Jonathan Woolfenden

Social realism in art - as in some mid-20th century literature - is often referred to as “kitchen sink”. In art it takes its cue from David Bomberg and his followers. These were principally Frank Auerbach and Leon Kossoff. To put it in perspective, the literature equivalents would be some works of Alan Sillitoe – Saturday Night and Sunday Morning springs to mind - and John Osborne’s ground-breaking drama Look Back in Anger.

David Bomberg was such an influence on the Kitchen Sink movement  that it in turn gave us an abundance of fine works.  Into any catalogue of these soi-disant works come the names of Edward Middleditch and Jack Smith. It was however one artist who has been described as the true Kitchen Sink artist and he is the stunning painter John Bratby. Stunning he is but perhaps he is best known for, in a way, outflanking his colleagues by painting….a kitchen sink! When David Sylvester saw that particular work he coined the phrase, the first to so do. Kitchen Sink art was born.

Bratby was more than the man who gave us the genre. It is his direct influence on Jonathan Woolfenden that we have to thank for the work on display here. When Sillitoe and Osborne broke moulds and even more importantly broke the then-accepted rules of their literary peers, they started a sort of pawn-roller effect in British theatre. After that, there were few if any rules - the  ancient Greek demands  for   unity of time,  place  and action  were gone.

So it is with Woolfenden. Huge mounds of paint are piled onto canvas along with apparently impulsive brush strokes which however, like a stanza from Chaucer or Shakespeare, make  us realise this man knows exactly what he is doing, both with his ideas and his knowledge of his surroundings. His technique, among other qualities, is significant, more so indeed, with liniar rhythms and patterns in German expressionist style.

When Jon decides to pour paint directly onto canvas, it is to give us an honest and raw, almost one might say, a full-frontal representation of not only his technical ability, but as a creative chronicler of the world in which we live - our troubled, chaotic, uncertain, worrying times. Jon paints the futility, banality, and despair of life. His paintings present to us the last vestiges of industrial history which he shows us in oil…captured in oil paint for eternity, for future generations. You might, for example, be reminded of the scene in Beckett’s Endgame when, sighing deeply, the Blind Hamm asks, “What’s happening, what’s happening?” To which Clov replies,  “Something is taking its course”. It is for us to decide what.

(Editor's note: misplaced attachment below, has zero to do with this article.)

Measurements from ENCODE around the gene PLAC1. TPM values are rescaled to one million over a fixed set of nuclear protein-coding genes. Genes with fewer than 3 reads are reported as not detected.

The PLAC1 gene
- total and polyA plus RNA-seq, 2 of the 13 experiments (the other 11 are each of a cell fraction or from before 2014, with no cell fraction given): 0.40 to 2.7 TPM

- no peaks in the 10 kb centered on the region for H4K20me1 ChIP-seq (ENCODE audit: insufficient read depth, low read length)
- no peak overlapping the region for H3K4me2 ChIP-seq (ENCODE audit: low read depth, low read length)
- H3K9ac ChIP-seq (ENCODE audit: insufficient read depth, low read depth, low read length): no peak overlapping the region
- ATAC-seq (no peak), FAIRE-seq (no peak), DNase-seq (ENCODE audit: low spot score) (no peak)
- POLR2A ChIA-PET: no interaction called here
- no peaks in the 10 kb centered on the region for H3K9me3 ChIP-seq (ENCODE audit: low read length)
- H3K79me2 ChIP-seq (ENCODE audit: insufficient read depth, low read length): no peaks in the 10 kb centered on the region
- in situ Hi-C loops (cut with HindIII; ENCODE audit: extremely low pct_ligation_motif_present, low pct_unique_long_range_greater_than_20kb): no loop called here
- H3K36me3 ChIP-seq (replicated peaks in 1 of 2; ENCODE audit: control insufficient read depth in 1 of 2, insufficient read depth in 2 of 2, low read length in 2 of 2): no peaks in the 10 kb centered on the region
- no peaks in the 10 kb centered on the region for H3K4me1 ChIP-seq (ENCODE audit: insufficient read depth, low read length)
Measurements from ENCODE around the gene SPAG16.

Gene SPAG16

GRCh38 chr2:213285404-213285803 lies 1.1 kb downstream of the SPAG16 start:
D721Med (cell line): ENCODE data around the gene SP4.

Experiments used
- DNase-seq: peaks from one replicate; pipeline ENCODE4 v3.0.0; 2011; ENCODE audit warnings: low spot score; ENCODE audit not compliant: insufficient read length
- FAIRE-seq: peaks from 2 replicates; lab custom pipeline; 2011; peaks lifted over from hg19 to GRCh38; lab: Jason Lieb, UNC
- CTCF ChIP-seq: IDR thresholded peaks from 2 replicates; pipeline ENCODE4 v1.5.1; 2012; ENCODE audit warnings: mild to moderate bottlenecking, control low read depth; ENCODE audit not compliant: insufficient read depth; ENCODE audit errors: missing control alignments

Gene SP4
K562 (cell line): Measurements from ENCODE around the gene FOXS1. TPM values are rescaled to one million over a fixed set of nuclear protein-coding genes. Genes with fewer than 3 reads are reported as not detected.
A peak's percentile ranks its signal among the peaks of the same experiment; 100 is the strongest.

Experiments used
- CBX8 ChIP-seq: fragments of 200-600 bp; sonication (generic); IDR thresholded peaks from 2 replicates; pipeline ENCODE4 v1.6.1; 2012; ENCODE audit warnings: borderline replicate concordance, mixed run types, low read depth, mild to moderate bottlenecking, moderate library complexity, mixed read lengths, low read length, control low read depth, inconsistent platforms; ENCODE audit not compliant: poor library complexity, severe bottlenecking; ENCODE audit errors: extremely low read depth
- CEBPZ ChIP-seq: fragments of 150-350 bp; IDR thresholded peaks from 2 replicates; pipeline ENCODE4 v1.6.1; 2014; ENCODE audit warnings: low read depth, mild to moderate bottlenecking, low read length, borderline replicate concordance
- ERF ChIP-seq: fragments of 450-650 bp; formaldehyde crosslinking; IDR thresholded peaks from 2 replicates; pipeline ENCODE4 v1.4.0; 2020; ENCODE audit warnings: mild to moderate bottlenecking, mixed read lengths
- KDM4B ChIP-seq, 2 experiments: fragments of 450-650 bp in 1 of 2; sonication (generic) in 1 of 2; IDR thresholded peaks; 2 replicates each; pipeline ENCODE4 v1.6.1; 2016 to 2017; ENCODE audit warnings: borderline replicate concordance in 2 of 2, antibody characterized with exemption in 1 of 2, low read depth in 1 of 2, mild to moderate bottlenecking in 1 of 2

Now, just as closer examination of Beckett’s works - all of them, not just the plays but the novels and smaller works - will reward us, the same applies to Jon Woolfenden. What we see is a guided and careful construction of each layer of paintwork,  whether with brush, palette knife, or even fingers and other tools. And because he is also showing us a lost world, Jon’s work is taken direct from closed factories and decaying shipyards. We are in the 1950s and 1960s when we watch the last major shipbuilding and the beginning of the disappearance of the manufacturing industries that made Britain great. It is genuinely heart-breaking as his work shows us this decay and disappearance …but in a beautiful manner. It is Prospero sighing that “they are all gone into the world of light and I alone sit lingering here….their very memory is clear and bright….and my sad thoughts do cheer”. So Jon gives us the vanished world, its sadness and chaos but  in a way that not only makes us stop and think, but makes us marvel, truly marvel, at a skill and technique that can at the same time  tell us to mourn but to admire the way the admonition is delivered.

Jon has said of his work: “I enjoy trying to make paint do things that it’s not supposed to do - a slab of chequer paint in 3D, an electric light bulb that is switched on, a rusty pipe that is decaying on the canvas, the smell of iron from a landscape of chains, a discarded glove”.

Jonathan Woolfenden started  learning his craft at the Bath Academy of Art and it was there  he began to learn also to understand his craft and his own talent. He is in many collections and his work has been featured on many television and radio programmes and in the press. His work, ‘The Deadliest Catch’, was sold within minutes of the opening of the Royal Academy Exhibition 2011.


Jamie Dillon, Curator, Visage Gallery

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